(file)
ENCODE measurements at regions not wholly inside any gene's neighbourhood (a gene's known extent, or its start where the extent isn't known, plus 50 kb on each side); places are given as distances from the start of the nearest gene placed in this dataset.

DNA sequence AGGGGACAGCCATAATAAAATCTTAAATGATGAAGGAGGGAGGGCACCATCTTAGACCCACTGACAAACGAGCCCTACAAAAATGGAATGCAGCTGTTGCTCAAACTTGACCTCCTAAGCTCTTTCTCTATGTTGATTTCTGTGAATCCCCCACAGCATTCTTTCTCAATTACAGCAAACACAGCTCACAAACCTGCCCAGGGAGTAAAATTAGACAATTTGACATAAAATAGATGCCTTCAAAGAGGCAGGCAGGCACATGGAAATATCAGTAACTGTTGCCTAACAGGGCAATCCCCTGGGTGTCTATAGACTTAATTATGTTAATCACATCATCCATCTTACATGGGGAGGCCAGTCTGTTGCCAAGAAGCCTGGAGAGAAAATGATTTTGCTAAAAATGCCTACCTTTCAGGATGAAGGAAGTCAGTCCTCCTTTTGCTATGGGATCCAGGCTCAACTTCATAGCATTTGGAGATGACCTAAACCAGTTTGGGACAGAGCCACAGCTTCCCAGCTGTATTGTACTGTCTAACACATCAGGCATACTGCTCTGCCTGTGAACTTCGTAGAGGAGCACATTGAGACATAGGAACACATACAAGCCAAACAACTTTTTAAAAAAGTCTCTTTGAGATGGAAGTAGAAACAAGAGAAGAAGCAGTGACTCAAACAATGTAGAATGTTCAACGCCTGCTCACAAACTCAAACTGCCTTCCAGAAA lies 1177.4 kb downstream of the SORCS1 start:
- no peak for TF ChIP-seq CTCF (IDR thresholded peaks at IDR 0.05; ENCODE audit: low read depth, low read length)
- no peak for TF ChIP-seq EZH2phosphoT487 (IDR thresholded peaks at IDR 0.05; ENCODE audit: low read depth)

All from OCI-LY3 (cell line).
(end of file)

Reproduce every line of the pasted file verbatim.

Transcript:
ENCODE measurements at regions not wholly inside any gene's neighbourhood (a gene's known extent, or its start where the extent isn't known, plus 50 kb on each side); places are given as distances from the start of the nearest gene placed in this dataset.

DNA sequence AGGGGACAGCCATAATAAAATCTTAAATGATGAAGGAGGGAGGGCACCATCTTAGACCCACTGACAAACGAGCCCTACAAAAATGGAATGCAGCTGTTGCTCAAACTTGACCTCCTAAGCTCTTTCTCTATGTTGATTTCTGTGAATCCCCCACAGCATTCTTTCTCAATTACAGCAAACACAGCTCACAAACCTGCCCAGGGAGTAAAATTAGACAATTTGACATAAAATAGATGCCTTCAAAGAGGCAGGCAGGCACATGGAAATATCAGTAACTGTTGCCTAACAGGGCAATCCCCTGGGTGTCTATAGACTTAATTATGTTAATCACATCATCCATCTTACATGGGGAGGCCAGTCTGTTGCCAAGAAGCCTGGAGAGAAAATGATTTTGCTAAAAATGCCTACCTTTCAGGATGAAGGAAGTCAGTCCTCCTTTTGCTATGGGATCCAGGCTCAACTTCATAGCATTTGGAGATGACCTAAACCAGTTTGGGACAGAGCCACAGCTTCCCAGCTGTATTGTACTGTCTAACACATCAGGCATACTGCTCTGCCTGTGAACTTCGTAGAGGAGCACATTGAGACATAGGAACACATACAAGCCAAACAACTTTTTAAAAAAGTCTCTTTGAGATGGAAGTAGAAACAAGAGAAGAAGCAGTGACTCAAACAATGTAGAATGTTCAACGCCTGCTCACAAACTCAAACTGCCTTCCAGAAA lies 1177.4 kb downstream of the SORCS1 start:
- no peak for TF ChIP-seq CTCF (IDR thresholded peaks at IDR 0.05; ENCODE audit: low read depth, low read length)
- no peak for TF ChIP-seq EZH2phosphoT487 (IDR thresholded peaks at IDR 0.05; ENCODE audit: low read depth)

All from OCI-LY3 (cell line).